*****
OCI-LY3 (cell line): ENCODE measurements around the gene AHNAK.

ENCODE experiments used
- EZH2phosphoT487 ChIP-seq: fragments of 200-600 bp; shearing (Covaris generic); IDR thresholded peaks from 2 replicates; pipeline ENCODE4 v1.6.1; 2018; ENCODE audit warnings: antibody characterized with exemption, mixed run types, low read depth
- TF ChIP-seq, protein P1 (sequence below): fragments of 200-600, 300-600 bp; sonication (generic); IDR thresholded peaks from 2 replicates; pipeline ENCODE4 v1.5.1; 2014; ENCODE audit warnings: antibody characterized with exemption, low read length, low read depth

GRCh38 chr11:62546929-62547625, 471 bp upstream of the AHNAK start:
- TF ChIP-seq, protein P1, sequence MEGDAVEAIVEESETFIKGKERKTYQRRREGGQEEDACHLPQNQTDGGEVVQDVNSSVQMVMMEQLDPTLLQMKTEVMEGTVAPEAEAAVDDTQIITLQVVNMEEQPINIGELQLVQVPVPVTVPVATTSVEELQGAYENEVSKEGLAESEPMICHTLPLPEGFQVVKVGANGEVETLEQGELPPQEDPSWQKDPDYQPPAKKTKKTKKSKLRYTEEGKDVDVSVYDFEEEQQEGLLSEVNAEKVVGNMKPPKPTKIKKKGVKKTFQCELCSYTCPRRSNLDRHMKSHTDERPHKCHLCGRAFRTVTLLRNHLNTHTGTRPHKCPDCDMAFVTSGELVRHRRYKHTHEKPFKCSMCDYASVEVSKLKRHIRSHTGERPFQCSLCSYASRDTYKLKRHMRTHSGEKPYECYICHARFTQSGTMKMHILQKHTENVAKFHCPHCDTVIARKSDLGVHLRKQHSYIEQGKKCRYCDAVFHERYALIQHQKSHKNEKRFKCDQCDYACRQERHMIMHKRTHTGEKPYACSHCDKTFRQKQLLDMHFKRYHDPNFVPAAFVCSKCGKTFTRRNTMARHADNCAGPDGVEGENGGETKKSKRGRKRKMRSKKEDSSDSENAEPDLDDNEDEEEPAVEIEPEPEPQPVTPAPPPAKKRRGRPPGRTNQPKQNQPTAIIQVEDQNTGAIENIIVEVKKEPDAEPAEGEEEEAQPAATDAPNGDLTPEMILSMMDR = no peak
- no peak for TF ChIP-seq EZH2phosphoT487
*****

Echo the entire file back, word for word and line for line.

OCI-LY3 (cell line): ENCODE measurements around the gene AHNAK.

ENCODE experiments used
- EZH2phosphoT487 ChIP-seq: fragments of 200-600 bp; shearing (Covaris generic); IDR thresholded peaks from 2 replicates; pipeline ENCODE4 v1.6.1; 2018; ENCODE audit warnings: antibody characterized with exemption, mixed run types, low read depth
- TF ChIP-seq, protein P1 (sequence below): fragments of 200-600, 300-600 bp; sonication (generic); IDR thresholded peaks from 2 replicates; pipeline ENCODE4 v1.5.1; 2014; ENCODE audit warnings: antibody characterized with exemption, low read length, low read depth

GRCh38 chr11:62546929-62547625, 471 bp upstream of the AHNAK start:
- TF ChIP-seq, protein P1, sequence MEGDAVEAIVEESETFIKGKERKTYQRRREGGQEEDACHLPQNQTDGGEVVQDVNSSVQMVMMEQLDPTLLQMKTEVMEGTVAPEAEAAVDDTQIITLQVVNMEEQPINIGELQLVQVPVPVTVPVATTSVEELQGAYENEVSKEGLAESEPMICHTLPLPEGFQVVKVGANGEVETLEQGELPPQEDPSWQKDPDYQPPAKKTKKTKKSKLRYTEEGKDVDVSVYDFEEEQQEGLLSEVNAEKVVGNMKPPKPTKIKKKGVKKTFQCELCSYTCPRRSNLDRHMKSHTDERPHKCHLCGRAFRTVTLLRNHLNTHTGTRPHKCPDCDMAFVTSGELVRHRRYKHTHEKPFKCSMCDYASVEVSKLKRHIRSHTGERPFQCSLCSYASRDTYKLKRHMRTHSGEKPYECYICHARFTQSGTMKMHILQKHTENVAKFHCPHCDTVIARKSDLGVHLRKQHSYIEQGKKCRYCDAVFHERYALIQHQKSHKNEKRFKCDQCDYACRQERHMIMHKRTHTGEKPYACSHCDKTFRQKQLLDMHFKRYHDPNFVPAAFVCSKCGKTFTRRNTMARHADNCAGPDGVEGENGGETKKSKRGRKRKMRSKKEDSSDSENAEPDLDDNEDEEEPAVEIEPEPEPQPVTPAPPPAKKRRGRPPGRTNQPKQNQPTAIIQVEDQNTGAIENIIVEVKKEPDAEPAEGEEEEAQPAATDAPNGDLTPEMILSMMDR = no peak
- no peak for TF ChIP-seq EZH2phosphoT487